It wasn’t always red carpet.
Back when I was obsessed with Ftv, every time Alek Wek came up on the runway my heart did some serious backflips. My aunt brought home copies of fashion magazines and I’d keep copies of the ones with pictures of Alek. I grew up obsessed with her. So, when I saw her on the shelf at Prestige Bookshop I knew she had to come home with me.
In Alek: My Life from Sudanese Refugee to International Supermodel, Alek Wek takes us through her journey from Sudan, to England, and to the world. This is not an all glitz-and-glamour journey as we often think the supermodel life is. She shares her simple childhood, the seventh of nine children and how things were before and during the Second Sudanese Civil War. We also get to know a bit about the Dinka tribe and a few history lessons on Sudan.
Alek takes us through the changes that came with the war; when her hometown Wau became a military zone with lawless militias robbing, molesting, raping and destroying everything around them, with soldiers in town and rebels on the outskirts. Her family had to flee Wau to her extended family’s village where life was very different from the one she’d been accustomed to, then had to separate and flee to Khartoum.
Through the hardships they had to endure, the loss of her father, separating, fleeing to London and all the challenges she had to face, one can tell how tough, humble and tenacious she is. Before the red carpet she was stacking shelves in a supermarket, and cleaning toilets at a salon she worked in.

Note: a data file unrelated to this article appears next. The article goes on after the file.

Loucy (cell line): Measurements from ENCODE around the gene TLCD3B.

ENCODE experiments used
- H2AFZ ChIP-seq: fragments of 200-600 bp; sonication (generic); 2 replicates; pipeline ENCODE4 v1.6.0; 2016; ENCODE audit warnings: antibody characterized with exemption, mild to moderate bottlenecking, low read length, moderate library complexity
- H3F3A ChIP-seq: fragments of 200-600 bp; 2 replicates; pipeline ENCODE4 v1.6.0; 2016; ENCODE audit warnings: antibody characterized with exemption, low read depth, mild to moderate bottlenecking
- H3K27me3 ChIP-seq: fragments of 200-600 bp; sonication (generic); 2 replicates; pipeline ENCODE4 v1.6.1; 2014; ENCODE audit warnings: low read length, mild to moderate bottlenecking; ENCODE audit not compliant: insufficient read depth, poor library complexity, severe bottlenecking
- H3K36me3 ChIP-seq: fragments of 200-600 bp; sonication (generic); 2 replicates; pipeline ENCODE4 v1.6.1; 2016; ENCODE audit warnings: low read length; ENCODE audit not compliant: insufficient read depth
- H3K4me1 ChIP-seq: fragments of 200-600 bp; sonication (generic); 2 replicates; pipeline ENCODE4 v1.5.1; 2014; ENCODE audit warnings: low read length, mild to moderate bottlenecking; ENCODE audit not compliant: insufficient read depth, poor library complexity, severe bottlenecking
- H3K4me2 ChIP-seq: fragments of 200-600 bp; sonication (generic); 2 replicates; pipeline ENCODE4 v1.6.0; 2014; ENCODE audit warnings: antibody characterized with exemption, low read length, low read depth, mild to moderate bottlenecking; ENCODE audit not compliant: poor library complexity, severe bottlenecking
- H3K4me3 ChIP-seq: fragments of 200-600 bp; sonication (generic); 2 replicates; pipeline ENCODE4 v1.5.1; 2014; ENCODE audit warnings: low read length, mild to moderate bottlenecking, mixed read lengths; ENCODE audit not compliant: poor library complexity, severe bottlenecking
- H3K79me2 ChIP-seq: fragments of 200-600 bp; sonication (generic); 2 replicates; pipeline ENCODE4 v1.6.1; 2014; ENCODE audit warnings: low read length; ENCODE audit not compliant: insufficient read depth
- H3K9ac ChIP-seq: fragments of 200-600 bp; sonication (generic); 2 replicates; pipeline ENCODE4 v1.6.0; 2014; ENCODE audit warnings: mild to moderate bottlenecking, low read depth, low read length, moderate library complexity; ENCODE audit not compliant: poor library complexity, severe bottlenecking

My favourite part of the book was her take on race, skin colour and beauty standards. She shares how her skin colour has both helped and hurt her in the modeling industry. The challenges she faced included being found interesting but not interesting enough for the industry players to take a chance on her because of the fear of how everyone else, the audience, would respond to someone so outside of the so-called normal beauty standards.
Alek has made a statement in the fashion industry, challenged the notion of beauty and opened the gates for women who are different to be seen and to see themselves. I appreciated some of the life lessons she shared, the humility and authenticity of her voice. And, of course, the cover and some of the gorgeous photos of her inside the book are a bonus for me.